Are realtors who make representations about property liable if their facts are incorrect?

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A California court decision provides a cautionary tale for realtors who make representations about property without doing enough to confirm that they have their facts correct. In that case, a realtor was held liable to the purchasers for $175,000 because his description of the size of a lot was off by .003 of an acre.

A married couple engaged the realtor to find a piece of land which they could later subdivide and split evenly between their two children. Under a city ordinance, only property that was over one acre could be subdivided.

Knowing about this requirement, the realtor locked up the sale when he found a parcel described by the seller’s agent and in a multiple listing service as over one acre in size. He also thought he had satisfied himself that it was that size by “eye-balling” the property, taking into account a fence marking part of its boundary.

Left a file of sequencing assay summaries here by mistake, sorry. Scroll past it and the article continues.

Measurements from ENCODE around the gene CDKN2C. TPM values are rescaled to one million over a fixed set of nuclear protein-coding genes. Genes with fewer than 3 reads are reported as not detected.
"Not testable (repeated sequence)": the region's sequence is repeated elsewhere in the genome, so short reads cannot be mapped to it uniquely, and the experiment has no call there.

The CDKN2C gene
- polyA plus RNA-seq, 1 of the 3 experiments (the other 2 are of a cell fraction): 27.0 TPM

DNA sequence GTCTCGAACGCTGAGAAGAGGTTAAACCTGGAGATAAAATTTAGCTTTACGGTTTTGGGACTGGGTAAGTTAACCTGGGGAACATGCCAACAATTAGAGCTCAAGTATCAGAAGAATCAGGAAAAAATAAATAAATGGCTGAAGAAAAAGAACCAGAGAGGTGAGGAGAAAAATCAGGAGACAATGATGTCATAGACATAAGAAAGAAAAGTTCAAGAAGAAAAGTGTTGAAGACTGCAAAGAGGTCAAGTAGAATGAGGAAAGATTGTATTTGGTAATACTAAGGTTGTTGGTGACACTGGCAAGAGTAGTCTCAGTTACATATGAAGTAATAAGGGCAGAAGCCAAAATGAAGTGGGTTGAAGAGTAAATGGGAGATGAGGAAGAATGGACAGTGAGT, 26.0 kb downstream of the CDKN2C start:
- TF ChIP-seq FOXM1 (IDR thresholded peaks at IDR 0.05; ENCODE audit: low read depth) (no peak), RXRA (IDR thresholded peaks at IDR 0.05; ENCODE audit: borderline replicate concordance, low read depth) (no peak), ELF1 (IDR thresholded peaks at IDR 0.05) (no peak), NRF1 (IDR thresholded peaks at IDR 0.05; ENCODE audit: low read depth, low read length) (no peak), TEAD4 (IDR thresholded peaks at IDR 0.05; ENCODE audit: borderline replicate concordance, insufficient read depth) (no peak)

Years after the sale, a boundary dispute between the purchasers and their new neighbors revealed that the fence the realtor had seen was not on the true boundary. The lot was in fact .998 of an acre in size.

The purchasers sued the realtor because they could not subdivide the lot. Both the trial court and an appellate court ruled that the realtor was liable to the purchasers for the difference in value of the property which was attributable to the fact that it could not be subdivided.

The realtor had breached a duty owed to his clients by making representations which were not true and by not informing his clients that he had not independently confirmed that the property was large enough to be subdivided.